An Update to Clinical Guidelines: HIV and Breastfeeding in the United StatesMar 27, 2023
The Clinical Guidelines on Infant Feeding for Individuals with HIV in the United States were updated in January 2023. The guidelines now incorporate breastfeeding options for people with HIV on antiretroviral therapy with sustained undetectable viral load levels in the blood.
Link to new Clinical Guidelines
The updated 2023 guidelines note:
- The infant feeding options that eliminate the risk of HIV transmission are commercial milk formula and pasteurized donor human milk.
- The risk of HIV transmission while breastfeeding is less than 1% (but not zero) for people with HIV on antiretroviral therapy with sustained undetectable viral load through pregnancy and postpartum.
- If breastfeeding is chosen, exclusive breastfeeding up to 6 months of age is recommended over mixed feeding (i.e., breast milk and formula), acknowledging that there may be intermittent need to give formula (e.g., infant weight loss, milk supply not yet established, mother not having enough stored milk). Solids should be introduced as recommended at 6 months of age, but not before. (Comment/question on this below.)
- The postpartum period can be difficult for all parents. Ensuring that parents have access to both a supportive clinical team and peer support in the postpartum period is beneficial in promoting medication adherence and viral load monitoring
- Access to a lactation consultant or lactation support provider with expertise in supporting breastfeeding by individuals with HIV is beneficial.
- As most studies of breastfeeding in mothers with HIV were conducted in resource-limited settings, more information is needed about the risk of HIV transmission through breastfeeding in high-resource settings and when individuals are adherent to ART with sustained viral suppression starting early in pregnancy.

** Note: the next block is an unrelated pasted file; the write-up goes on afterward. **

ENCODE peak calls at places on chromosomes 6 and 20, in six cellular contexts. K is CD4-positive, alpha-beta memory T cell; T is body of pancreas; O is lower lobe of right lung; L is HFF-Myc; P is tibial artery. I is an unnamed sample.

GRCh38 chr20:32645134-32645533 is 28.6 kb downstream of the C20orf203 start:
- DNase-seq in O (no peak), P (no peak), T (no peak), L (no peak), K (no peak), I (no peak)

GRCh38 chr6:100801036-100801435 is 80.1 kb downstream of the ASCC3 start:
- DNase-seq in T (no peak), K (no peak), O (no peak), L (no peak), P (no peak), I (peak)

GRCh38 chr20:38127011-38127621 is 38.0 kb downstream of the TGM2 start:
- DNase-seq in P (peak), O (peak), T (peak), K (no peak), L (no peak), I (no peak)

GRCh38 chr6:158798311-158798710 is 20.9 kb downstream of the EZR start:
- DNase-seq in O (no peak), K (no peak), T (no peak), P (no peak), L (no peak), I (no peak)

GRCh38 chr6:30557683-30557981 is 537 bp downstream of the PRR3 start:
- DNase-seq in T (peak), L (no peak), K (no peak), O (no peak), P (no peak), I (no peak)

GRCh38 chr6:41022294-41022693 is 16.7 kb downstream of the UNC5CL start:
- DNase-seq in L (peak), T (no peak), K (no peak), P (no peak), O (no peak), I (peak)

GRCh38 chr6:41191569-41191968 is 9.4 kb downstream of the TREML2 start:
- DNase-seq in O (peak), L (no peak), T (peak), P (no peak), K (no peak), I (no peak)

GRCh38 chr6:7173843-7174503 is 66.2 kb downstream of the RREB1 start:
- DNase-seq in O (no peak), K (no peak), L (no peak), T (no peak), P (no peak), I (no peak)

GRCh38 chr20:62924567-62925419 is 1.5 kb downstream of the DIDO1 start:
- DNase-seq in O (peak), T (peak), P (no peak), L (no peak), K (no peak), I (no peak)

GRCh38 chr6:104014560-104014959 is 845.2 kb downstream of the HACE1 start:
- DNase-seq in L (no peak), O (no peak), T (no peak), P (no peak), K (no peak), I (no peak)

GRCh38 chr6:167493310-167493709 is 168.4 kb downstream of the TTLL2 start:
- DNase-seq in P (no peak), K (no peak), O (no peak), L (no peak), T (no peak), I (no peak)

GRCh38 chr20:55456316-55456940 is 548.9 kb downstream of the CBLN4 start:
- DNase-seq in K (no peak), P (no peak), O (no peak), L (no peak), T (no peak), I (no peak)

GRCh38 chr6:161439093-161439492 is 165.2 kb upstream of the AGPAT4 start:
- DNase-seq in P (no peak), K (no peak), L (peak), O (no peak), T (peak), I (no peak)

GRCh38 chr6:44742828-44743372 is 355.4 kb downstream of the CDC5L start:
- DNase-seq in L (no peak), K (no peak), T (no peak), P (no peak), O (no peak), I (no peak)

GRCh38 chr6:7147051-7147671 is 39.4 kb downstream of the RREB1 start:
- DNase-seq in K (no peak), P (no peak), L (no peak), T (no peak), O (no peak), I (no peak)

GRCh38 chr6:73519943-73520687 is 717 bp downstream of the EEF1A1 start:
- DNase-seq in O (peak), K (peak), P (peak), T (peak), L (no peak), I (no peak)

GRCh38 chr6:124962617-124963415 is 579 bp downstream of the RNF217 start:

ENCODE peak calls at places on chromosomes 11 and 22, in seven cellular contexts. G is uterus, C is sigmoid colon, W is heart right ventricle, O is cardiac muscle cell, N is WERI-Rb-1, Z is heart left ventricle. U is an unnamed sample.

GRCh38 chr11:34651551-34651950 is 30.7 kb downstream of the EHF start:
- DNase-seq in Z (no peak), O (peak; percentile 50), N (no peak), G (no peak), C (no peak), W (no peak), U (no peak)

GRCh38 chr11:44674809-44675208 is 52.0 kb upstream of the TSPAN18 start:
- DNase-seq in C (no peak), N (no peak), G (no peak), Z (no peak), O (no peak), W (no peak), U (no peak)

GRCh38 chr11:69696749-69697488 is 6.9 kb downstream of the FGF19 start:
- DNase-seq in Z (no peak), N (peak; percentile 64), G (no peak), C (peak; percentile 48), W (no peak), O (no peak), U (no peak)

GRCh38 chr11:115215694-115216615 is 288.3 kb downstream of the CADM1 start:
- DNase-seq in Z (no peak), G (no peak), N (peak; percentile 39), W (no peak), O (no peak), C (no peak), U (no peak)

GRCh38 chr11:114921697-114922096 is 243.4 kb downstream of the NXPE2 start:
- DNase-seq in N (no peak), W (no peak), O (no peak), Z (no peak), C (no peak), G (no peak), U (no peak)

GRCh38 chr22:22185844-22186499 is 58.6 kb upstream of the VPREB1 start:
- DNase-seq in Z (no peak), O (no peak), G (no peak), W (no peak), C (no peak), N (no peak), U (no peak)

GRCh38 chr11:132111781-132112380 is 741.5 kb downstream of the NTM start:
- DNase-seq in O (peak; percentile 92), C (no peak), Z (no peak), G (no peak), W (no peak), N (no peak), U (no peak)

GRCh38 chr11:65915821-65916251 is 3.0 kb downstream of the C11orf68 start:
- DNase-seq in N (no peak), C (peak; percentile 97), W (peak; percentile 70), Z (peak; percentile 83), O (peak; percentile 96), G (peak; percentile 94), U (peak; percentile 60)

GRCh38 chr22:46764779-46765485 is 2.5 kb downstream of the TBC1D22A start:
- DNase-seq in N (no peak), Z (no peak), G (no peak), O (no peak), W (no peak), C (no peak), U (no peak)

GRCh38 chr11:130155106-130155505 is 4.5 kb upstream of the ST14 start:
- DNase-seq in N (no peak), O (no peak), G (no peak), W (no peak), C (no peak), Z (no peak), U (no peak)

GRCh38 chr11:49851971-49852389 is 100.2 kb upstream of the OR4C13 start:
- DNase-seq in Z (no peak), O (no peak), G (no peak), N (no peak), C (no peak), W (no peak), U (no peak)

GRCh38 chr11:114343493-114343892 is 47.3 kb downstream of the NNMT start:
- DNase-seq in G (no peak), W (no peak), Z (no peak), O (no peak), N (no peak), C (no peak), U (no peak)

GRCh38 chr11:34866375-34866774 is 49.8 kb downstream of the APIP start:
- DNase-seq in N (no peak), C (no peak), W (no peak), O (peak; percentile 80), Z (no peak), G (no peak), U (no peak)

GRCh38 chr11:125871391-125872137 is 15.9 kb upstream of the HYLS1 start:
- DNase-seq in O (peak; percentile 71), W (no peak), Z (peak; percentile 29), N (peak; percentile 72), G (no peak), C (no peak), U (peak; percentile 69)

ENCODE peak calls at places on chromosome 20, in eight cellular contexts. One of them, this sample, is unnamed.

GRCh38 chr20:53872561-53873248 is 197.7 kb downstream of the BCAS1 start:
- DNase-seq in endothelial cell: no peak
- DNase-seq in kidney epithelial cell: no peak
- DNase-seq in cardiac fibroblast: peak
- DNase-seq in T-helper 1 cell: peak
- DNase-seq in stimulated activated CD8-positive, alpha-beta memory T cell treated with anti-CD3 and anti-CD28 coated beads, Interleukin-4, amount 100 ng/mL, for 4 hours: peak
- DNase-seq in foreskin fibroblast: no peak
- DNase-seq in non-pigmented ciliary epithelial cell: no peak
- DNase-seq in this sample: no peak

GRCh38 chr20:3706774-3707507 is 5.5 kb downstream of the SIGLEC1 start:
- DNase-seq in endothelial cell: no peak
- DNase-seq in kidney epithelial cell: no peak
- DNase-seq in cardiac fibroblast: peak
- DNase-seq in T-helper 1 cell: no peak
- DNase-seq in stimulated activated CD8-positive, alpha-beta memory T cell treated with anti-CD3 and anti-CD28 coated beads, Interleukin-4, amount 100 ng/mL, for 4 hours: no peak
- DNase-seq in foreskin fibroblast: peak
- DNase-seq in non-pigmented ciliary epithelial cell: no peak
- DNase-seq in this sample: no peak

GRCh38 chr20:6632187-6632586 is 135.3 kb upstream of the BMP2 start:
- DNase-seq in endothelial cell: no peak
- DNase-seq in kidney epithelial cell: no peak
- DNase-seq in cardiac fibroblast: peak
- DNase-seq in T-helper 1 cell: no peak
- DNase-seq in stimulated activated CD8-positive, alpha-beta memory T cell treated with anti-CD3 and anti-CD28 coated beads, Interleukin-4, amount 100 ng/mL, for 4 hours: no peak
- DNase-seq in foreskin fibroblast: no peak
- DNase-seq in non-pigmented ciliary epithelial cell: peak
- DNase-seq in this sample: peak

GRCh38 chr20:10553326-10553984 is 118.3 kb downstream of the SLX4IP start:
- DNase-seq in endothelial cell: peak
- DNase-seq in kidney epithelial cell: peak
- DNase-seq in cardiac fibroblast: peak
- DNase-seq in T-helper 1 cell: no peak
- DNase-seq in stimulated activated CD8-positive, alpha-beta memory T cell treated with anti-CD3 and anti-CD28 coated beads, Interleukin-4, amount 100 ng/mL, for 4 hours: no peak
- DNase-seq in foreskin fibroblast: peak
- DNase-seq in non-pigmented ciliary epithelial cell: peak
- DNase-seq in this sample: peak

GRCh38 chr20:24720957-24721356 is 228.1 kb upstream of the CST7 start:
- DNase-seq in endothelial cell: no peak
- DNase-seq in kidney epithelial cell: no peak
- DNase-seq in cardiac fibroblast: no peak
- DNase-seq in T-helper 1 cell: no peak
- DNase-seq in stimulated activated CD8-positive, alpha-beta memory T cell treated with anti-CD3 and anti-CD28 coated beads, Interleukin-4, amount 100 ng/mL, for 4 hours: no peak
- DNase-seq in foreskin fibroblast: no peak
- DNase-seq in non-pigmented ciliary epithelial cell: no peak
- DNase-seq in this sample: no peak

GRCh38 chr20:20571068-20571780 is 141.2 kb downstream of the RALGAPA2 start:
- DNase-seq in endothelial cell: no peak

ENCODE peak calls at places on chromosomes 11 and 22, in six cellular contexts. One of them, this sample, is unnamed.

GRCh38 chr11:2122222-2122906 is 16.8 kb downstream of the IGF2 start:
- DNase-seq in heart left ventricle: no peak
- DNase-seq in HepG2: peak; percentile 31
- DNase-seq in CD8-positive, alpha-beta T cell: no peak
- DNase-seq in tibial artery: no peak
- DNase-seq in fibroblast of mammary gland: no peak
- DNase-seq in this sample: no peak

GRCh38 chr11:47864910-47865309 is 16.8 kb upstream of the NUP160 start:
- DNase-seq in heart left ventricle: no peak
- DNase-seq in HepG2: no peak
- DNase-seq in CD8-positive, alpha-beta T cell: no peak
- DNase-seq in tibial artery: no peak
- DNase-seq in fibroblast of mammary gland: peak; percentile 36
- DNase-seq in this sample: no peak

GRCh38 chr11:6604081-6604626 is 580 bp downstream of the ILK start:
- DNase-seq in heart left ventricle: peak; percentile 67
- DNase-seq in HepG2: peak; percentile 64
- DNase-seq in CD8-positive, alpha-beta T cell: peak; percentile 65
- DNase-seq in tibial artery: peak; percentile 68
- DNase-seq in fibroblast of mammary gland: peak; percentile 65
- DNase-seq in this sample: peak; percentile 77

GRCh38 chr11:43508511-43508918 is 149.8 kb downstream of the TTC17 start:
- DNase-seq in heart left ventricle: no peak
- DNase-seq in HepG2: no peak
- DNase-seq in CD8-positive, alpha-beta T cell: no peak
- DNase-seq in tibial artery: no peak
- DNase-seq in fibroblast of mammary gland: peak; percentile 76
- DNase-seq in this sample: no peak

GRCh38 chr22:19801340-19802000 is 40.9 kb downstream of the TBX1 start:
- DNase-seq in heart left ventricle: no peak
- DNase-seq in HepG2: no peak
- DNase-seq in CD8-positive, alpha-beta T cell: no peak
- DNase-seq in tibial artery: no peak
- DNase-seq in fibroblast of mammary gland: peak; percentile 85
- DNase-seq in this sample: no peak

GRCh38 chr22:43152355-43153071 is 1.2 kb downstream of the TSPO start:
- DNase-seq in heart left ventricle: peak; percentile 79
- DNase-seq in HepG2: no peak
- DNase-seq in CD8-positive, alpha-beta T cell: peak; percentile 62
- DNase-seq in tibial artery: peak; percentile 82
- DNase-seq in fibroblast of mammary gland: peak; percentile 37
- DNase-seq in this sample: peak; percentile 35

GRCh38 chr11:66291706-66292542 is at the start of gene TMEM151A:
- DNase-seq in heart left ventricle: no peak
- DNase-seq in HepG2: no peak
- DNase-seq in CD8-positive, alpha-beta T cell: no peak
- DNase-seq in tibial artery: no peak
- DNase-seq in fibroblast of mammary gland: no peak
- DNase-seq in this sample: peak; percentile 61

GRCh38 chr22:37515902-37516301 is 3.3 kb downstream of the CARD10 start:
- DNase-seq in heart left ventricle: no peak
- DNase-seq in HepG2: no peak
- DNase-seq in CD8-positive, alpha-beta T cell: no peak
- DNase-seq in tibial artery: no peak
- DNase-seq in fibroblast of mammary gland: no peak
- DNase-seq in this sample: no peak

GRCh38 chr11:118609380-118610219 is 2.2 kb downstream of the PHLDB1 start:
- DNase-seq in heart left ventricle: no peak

- It is inappropriate to engage Child Protective Services or similar services in response to infant feeding choices of people with HIV.
- Breastfeeding provides numerous health benefits to both the infant (e.g., reduction in asthma, gastroenteritis, and otitis media) and the parent (e.g., reduction in hypertension; type 2 diabetes; and breast and ovarian cancers)
I am a bit confused by #3. This suggests that intermittently giving formula along with the breastfeeding may be ok. I thought formula can cause inflammation and irritation in the neonatal GI track due to cow’s milk protein which could possibly allow the virus to get into the infant’s system if the human milk contained the virus. I will stay tuned on that one.
The guidelines provide a section on situations to consider stopping or modifying breastfeeding such as the breastfeeding parent having a detectable viral load or developing mastitis or bleeding nipples.
Previous clinical guidelines in the United States did not recommend breastfeeding for individuals with HIV in the United States due to the potential of HIV transmission in human milk.
This is great news. Our hospital is working hard to offer clear communication to staff on this topic and maximum support to individuals who choose this feeding option.
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